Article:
value of gold is not fully explained without understanding such a system.  

Therefore, demand cannot play a role in the determination of the price of
gold, because gold does not have a price.  Demand might affect the
quantity of gold produced, but it cannot affect the nonexistent price of

This also explains why the market price of gold cannot fluctuate around
its center of gravity price, because gold, as the money commodity, has
neither a market price nor a center of gravity price.  

> At least my former qustion as for how to think the social demand for
> gold in relation to its supply remains in this context.     

Makoto, I answered this question in (7609), as follows:

> As I understand Marx's theory, the demand for gold is determined by the
> sum of the prices of commodities divided by the velocity of money
> (Volume 1, Chapter 3, Section 2.c), and this demand determines the
> quantity of gold in circulation in the long-run.  If more gold is
> produced as money than is demanded, then the excess supply will be
> hoarded.  So the demand for gold as money is not "without limit".  

Is this what you have in mind by the social demand and supply of gold?  Or
something different?

(Itoh) If the demand for gold including the demand for hoarding and for materials of manufacturing besides necessary quantity of means of circulation, can we assume that excess supply of gold beyond total demand for gold would inflate prices of other commodities so as to reduce the profit rate of gold industry by raising its costs instantly, and result in reduction of gold production, as you seem to suggest? If you would avoid the quantity theory of money under the gold standard system, how do you explain the balancing mechanism to adjust social demand for and supply of gold? The structure of differential rent may be also related to this issue. (Let me stop here today, as the absolute rent can not be discussed properly in my view without solving a little more of the problems above.)   

> 	>       (Itoh) There are two pints here to be clarified here beside
> 	> already noted. First do you negate the theory of prices of production
> 	> for the whole prodcts paying the absolute rent? If not, what is the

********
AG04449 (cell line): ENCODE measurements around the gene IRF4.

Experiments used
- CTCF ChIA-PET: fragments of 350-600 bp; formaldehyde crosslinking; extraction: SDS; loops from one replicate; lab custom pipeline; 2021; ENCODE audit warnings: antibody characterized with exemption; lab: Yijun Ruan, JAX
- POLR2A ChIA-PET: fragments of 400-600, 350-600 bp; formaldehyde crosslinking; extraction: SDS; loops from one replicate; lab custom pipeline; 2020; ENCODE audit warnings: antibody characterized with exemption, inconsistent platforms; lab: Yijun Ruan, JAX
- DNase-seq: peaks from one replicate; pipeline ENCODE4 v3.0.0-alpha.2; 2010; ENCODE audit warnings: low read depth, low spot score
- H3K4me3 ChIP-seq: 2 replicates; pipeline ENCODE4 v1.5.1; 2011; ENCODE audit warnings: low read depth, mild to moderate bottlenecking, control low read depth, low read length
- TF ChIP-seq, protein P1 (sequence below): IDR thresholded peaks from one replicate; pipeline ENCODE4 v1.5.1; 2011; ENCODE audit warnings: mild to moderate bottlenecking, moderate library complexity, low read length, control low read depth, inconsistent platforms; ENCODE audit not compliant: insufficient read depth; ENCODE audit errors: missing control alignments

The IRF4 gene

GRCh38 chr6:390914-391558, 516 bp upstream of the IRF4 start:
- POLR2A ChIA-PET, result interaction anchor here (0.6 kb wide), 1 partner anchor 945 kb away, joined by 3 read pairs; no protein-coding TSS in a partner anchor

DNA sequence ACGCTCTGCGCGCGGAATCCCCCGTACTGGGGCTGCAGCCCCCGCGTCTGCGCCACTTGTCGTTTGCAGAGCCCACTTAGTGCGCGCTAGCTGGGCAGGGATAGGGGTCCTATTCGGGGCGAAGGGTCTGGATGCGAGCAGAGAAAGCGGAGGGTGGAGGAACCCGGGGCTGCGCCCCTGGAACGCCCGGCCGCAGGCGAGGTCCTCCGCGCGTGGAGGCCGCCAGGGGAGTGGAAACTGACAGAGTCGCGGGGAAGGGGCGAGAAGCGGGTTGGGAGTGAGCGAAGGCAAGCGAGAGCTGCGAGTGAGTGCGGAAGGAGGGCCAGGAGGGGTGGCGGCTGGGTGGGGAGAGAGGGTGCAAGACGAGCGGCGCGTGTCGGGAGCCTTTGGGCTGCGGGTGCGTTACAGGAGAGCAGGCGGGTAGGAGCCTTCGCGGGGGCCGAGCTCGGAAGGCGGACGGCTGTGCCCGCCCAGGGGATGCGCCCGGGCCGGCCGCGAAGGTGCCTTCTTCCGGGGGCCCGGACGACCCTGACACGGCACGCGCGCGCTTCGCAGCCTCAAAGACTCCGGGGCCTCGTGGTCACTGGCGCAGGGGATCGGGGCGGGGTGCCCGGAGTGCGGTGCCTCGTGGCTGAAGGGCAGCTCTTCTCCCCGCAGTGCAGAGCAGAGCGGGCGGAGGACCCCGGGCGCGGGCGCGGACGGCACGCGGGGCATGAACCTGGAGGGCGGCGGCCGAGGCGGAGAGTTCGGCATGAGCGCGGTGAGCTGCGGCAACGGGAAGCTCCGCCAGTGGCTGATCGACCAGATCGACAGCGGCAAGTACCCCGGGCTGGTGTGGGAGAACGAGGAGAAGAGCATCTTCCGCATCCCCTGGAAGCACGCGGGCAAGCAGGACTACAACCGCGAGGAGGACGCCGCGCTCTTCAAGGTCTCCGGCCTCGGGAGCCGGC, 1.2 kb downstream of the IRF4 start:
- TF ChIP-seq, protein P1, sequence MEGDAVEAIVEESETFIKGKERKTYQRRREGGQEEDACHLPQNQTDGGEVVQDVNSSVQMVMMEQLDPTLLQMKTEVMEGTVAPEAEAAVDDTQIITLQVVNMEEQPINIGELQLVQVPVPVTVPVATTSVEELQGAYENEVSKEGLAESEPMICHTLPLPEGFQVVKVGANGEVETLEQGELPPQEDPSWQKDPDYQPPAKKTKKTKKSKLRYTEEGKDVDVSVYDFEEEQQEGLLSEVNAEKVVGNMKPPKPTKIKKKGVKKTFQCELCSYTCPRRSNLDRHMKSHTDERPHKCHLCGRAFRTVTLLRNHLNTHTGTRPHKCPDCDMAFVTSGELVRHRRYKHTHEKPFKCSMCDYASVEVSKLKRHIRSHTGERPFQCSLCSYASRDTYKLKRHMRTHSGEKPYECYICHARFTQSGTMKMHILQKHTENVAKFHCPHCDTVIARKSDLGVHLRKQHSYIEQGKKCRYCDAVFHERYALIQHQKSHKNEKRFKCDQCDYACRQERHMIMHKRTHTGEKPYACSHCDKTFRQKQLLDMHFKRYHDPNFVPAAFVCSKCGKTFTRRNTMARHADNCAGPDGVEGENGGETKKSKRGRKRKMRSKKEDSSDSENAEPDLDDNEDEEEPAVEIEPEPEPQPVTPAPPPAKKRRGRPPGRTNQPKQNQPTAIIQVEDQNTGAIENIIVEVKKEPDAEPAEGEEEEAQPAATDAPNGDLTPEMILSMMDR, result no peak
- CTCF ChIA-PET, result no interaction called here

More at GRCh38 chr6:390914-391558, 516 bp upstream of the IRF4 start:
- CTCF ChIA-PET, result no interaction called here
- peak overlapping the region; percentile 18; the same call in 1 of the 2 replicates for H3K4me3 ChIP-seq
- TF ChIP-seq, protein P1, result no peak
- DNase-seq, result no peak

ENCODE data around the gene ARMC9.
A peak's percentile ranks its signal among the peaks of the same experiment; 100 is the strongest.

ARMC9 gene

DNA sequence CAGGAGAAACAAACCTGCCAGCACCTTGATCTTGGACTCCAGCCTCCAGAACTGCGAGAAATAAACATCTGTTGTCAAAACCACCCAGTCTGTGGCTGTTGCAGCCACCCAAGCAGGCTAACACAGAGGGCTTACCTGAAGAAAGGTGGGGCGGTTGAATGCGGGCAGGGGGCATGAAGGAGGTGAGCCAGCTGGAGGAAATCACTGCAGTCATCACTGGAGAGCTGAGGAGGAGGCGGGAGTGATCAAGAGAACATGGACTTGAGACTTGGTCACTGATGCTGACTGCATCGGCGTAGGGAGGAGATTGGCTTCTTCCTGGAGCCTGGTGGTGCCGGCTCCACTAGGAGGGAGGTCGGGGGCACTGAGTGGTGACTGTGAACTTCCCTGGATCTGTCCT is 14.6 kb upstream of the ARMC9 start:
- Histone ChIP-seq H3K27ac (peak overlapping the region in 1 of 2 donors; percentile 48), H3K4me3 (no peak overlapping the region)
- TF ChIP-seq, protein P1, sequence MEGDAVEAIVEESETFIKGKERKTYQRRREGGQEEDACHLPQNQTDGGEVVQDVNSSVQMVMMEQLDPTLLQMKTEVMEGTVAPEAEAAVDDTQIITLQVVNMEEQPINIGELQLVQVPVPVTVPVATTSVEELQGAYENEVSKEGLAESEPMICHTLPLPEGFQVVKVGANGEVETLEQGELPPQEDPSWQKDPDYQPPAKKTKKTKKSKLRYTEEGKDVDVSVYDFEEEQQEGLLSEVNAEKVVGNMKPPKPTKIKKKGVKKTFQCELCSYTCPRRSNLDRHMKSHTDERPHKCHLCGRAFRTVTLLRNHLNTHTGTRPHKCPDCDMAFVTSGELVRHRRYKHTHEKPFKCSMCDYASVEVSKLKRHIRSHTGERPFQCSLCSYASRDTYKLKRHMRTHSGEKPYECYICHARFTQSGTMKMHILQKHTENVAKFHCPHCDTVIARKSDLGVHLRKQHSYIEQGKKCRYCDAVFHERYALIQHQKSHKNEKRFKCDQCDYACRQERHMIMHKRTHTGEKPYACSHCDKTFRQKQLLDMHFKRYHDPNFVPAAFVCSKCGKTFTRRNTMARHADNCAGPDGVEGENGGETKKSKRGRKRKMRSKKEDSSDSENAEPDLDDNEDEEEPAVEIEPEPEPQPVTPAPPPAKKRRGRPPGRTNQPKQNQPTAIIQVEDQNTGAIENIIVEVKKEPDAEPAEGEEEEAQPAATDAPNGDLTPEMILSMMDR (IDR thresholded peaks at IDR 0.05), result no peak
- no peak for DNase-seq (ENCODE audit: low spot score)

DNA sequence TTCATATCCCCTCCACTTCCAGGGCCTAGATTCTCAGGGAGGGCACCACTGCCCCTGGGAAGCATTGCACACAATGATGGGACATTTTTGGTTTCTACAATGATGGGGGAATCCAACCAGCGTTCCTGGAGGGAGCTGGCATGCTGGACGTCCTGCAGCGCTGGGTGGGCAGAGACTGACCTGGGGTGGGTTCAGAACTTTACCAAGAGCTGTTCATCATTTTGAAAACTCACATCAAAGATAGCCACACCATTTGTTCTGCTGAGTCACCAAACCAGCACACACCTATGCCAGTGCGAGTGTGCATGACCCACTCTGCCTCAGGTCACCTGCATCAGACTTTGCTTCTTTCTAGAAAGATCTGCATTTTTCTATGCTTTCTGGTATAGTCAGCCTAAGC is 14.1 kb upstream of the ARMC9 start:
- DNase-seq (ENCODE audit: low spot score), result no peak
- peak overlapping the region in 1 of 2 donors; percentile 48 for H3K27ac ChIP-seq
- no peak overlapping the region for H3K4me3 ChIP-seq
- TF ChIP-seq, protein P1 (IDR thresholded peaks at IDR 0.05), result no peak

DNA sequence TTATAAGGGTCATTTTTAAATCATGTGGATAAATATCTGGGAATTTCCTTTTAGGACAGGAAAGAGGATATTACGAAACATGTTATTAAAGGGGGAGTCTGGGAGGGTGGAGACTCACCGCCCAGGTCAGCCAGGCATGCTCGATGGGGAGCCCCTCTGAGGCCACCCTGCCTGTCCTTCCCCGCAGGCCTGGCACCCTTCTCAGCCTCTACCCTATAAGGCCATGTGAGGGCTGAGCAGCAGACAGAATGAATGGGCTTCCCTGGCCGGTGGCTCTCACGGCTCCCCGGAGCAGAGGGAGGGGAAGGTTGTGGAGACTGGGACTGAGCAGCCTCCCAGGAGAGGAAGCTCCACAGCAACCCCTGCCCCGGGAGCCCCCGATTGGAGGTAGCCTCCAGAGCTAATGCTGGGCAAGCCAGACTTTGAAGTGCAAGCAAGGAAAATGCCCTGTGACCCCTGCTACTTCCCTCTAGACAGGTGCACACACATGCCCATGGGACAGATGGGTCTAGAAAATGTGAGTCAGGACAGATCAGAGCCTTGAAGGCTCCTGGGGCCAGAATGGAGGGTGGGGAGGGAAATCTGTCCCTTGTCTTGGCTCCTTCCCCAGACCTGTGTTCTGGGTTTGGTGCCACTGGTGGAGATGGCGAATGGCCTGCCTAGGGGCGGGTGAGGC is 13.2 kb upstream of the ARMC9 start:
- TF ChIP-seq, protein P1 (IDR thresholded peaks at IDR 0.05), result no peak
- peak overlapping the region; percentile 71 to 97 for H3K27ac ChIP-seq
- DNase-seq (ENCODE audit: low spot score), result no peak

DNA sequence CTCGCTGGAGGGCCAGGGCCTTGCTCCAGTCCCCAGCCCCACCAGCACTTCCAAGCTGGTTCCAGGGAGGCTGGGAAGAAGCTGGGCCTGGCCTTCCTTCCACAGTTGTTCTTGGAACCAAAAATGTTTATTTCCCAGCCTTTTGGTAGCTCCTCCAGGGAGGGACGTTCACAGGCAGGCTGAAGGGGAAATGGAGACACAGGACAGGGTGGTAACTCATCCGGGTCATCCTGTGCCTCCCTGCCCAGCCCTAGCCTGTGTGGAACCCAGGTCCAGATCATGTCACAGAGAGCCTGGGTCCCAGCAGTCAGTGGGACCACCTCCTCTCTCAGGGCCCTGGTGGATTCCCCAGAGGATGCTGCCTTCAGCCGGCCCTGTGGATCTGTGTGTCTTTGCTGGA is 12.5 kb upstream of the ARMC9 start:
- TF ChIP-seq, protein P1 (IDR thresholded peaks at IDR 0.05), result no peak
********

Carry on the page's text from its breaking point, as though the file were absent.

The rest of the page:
> 	> basic difference in this point between the gold industry and
> 	> agricutrue? In a sense, all the land owners can reject investment to
> 	> gain the abosulte rent to the extent that the comepetive pressure from
> 	> the additiona investment to the existing lease land allows it.
> 	The theory of prices of production is not negated in the sense that
> 	capitalist farmers still receive the average rate of profit.  But the
> 	theory of prices of production is negated in the sense that the prices of
> 	agricultural goods do not equal to prices of production, but are instead
> 	equal to values (or monopoly prices), because the prices of agricultural
> 	goods must a component of absolute rent.  Because of their monopoly power
> 	over the land, landlords are able to block the redistribution of the extra
> 	surplus-value from agriculture to other industries, and thus block the
> 	transformation of values into prices of production.  Marx said this many
> 	times. 
> 	(Itoh) If we define absolute rent in relation with the
> monopolistic power of land owners to be able not to allow investment
> without paying rent, absolute rent can exist in any industries including
> urban manufacturing regardless of composition of capital, and it
> represent certain compromising redistribution of surplus-value from
> capitals to land owners. Monopoly rent then can be dfined as a sort of
> rent due to special natural condition for products which can enjoy
> exceptional monopoly prices in a market. Just as prices of production
> and differential rent represent redistribution of surplus-value through
> competition among capitals, the social source of absolute rent would not
> need to be limitted within each industry to pay it. A true problem here
> is how to understand the theoretical limit to the effect of land
> ownership to raise the market prices beyond the prices of production for
> the commodities produced by using land. Will you refer to my book on
> this point further if you are interested? 

I have a different understanding of Marx's concepts of absolute and
differential rent.  My understanding is the following (please see
especially C.III, pp. 892 and 898)

The monopoly ownership of land enables landlords to collect rent on the
least fertile land.  Marx distinguishes between two possible cases of this
rent on the least fertile land:

ABSOLUTE rent: comes from surplus-value produced WITHIN agriculture,
because the value of the agricultural commodity is greater than its price
of production, which itself is because the composition of capital on the
least fertile land is lower than average composition of capital.

MONOPOLY rent:  comes from surplus-value produced OUTSIDE agriculture,
because the price of production of the agricultural commodity is greater
than its value, which itself is because the composition of capital on the
least fertile land is higher than average composition of capital.

Marx argued that Ricardo thought that the only possible source of rent on
the least fertile land was monopoly rent, in which case the price of the
agricultural commodity was greater than its value.  But Marx argued that
this is not true.  One does not have to resort to monopoly rent (i.e. rent
produced outside agriculture) to explain rent on the least fertile
land.  Such rent could also come from within agriculture, and thus be
absolute rent, not monopoly rent (which Marx generally thought was the
case at the time).  

Marx's explanation of absolute rent obviously depends on the crucial
difference between the value and the price of production of
commodities.  Marx argued that Ricardo did not understand the possibility
of absolute rent because he did not understand this crucial difference
between the value and the price of production of commodities, but instead
tended to identify the two, or to treat them as identical.  (see
especially TSV.II, pp. 129-33)